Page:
Weakness in Economy Isn't Hurting Charities
New York Times, March 14, 2008
Despite the economic downturn and fears of recession, major charities say their fund-raising has not fallen off.
"We're doing fine," said Christina Walker, director of development at the Cleveland Orchestra. "We haven't seen any effect yet."
In fact, some 64 percent of the organizations that have responded so far to the Association of Fundraising Professionals' annual survey on fund-raising have reported bringing in more money in 2007 than the year before.
"Our surveys tell us fund-raising has been holding steady," said Paulette V. Maehara, the association's president and chief executive, who emphasized that the findings for 2007 were preliminary and that in any case the environment could change over the course of 2008.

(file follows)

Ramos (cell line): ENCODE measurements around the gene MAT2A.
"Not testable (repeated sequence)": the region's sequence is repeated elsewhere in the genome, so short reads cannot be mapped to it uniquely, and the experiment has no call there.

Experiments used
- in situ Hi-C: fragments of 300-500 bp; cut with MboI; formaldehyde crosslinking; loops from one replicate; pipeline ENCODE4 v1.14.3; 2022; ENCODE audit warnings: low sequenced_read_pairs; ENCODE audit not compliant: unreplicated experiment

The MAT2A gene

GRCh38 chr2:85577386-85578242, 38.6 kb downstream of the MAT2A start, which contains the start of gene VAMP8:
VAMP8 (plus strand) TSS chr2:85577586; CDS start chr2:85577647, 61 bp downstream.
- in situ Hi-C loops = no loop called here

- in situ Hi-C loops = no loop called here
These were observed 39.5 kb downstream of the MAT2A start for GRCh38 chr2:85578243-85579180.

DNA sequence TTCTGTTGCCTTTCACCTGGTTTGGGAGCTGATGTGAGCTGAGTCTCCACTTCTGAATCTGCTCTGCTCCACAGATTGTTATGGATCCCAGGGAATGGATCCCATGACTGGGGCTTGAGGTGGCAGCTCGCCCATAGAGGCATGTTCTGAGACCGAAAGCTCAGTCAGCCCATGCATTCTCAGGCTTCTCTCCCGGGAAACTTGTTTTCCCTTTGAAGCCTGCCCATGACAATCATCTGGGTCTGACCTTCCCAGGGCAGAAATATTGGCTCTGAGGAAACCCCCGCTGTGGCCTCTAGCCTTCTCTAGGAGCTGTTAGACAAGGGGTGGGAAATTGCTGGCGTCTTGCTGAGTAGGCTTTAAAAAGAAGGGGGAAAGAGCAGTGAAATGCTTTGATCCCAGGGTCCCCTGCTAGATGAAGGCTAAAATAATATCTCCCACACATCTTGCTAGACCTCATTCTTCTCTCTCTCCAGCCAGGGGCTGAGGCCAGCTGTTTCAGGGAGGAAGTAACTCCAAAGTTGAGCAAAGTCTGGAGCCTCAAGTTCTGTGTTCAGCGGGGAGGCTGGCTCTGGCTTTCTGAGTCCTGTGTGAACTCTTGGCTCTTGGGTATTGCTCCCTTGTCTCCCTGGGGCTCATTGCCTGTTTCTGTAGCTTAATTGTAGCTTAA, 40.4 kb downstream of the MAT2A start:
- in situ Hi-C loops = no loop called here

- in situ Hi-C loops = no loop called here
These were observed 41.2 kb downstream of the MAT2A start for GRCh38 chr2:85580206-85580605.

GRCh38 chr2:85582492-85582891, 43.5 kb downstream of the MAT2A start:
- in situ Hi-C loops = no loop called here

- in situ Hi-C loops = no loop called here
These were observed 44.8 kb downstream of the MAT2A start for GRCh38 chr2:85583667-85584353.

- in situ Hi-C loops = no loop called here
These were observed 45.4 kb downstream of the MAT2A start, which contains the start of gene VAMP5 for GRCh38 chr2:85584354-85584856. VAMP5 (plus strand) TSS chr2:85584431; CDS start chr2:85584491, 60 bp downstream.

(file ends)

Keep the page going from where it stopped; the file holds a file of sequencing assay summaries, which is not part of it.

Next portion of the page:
Darell Hammond, chief executive of KaBOOM!, a nonprofit group that builds and maintains playgrounds, said he and his senior management team were keeping a close eye on revenue to see what effect, if any, the organization would feel from economic weakness. The 12-year-old group has long been a favorite of corporate donors, and declines in corporate donations tend to be steeper during hard times than do reductions in gifts from other sources.
But Mr. Hammond said corporate support had so far remained strong, fortunately. Last year the organization embarked on an effort to diversify its financing sources, reaching out to foundations and individuals. Many foundations, he said, have since told the organization that they are not making any new commitments, and the first foray by KaBOOM! into direct mail, last fall, attracted just $50,000, a quarter of what it had expected.
"Whether that was due to the economy or just a measure of how tired people are of direct mail," Mr. Hammond said, "I don't know."